Linked by Thom Holwerda on Mon 14th Jan 2013 23:15 UTC, submitted by MOS6510
General Development "Programming languages are living phenomena: They're born, the lucky ones that don't die in infancy live sometimes long, fruitful lives, and then inevitably enter a period of decline. Unlike real life, the decline can last many, many years as the presence of large legacy codebases means practiced hands must tend the code for decades. The more popular the language once was, the longer this period of decline will be."
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RE[10]: Comment by RareBreed
by ndrw on Thu 17th Jan 2013 19:54 UTC in reply to "RE[9]: Comment by RareBreed"
ndrw
Member since:
2009-06-30

The "cat" example was simple object yet most type systems would fail to classify it properly. Real objects have multiple "types" in many hierarchies, often changing over time.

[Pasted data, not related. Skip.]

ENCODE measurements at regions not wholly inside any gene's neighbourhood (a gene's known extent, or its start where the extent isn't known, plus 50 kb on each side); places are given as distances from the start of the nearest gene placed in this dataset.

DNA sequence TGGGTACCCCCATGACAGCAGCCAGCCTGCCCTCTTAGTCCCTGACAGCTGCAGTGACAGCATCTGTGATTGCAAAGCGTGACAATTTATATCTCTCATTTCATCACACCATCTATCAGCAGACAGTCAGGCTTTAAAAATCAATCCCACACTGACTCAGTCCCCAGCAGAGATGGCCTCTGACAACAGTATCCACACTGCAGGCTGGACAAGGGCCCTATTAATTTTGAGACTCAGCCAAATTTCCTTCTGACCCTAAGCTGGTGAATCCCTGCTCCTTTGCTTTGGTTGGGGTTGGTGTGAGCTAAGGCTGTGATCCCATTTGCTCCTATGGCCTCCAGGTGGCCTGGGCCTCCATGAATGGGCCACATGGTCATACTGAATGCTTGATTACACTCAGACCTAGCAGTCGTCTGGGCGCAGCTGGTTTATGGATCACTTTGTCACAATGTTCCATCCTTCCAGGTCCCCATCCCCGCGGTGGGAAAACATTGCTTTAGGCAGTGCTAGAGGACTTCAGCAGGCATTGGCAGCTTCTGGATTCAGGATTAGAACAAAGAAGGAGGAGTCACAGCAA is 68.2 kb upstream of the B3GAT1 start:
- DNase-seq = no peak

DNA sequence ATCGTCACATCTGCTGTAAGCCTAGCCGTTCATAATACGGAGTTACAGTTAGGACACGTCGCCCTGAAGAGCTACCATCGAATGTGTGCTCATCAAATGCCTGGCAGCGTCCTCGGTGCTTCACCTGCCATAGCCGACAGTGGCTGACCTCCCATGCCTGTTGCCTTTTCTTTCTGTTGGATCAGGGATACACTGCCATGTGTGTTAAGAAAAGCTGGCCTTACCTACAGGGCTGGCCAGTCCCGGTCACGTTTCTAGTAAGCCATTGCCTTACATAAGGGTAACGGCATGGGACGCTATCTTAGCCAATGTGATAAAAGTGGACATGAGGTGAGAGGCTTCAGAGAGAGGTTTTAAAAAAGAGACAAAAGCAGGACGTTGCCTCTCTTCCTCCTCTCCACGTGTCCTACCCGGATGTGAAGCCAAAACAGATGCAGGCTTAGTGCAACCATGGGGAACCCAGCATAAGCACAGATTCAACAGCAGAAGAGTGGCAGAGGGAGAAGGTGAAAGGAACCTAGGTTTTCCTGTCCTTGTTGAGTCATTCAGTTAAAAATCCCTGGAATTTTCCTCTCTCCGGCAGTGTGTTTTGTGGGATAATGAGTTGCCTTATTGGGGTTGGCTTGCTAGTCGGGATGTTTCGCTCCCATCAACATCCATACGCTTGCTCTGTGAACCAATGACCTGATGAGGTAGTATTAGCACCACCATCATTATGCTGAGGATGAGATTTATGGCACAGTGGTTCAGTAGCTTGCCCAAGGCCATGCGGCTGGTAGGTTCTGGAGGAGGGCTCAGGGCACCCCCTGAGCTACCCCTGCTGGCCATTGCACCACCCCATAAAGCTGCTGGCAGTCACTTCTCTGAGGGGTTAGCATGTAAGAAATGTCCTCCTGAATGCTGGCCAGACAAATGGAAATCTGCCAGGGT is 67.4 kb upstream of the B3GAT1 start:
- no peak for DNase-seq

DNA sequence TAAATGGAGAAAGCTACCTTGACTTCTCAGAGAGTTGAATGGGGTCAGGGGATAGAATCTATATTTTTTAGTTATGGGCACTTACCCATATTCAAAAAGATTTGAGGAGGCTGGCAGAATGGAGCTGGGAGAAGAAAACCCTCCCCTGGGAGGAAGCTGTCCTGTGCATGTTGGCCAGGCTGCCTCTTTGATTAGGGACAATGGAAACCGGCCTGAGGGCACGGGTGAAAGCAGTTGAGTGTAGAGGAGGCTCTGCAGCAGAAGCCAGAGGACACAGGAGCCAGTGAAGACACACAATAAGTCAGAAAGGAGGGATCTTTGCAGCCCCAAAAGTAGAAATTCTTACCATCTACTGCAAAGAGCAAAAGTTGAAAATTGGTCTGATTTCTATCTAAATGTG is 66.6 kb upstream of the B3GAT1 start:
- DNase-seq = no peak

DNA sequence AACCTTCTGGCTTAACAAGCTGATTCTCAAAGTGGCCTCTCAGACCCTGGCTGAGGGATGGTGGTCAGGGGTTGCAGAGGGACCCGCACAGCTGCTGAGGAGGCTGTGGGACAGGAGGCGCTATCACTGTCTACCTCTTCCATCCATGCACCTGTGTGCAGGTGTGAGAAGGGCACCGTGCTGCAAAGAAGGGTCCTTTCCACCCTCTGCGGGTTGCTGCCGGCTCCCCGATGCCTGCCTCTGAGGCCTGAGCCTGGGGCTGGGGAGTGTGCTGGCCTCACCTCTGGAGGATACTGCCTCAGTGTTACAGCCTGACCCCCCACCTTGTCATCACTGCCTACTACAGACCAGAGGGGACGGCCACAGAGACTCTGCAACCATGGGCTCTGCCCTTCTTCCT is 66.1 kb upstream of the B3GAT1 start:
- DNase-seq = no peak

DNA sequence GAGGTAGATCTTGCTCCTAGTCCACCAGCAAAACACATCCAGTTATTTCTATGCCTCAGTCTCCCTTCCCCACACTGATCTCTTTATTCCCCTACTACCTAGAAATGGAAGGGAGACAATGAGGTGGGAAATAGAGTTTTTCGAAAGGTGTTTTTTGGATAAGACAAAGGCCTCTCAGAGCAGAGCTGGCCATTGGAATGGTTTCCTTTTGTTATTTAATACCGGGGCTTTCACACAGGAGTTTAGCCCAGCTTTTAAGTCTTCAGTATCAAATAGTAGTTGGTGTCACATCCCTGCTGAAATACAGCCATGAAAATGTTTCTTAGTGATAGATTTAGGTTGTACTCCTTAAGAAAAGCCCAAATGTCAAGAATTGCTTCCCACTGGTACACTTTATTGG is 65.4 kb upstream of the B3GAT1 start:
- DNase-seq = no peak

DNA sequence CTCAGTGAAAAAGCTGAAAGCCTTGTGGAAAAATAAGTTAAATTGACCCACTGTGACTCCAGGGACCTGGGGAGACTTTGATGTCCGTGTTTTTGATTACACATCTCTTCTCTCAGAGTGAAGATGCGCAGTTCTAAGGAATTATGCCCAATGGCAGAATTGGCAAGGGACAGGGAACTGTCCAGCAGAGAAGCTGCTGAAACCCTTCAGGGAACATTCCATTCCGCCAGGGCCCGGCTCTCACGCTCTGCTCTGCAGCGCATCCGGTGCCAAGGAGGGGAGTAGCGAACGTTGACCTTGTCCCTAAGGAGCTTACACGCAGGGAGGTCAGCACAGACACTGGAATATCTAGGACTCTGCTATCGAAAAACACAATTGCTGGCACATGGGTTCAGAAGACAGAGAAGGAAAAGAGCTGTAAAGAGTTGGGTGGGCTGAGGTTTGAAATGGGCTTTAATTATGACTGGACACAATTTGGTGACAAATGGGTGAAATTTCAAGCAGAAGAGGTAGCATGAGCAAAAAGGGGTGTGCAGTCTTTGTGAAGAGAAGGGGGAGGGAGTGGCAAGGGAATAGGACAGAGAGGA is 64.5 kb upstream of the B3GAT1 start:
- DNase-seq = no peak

As for python - there was never any debate about it. It has always been a weakly typed language by most definitions (admittedly, not yours). In fact, Guido had to often defend his choice against legions of people who prefer strong typing:

http://www.artima.com/intv/strongweak.html

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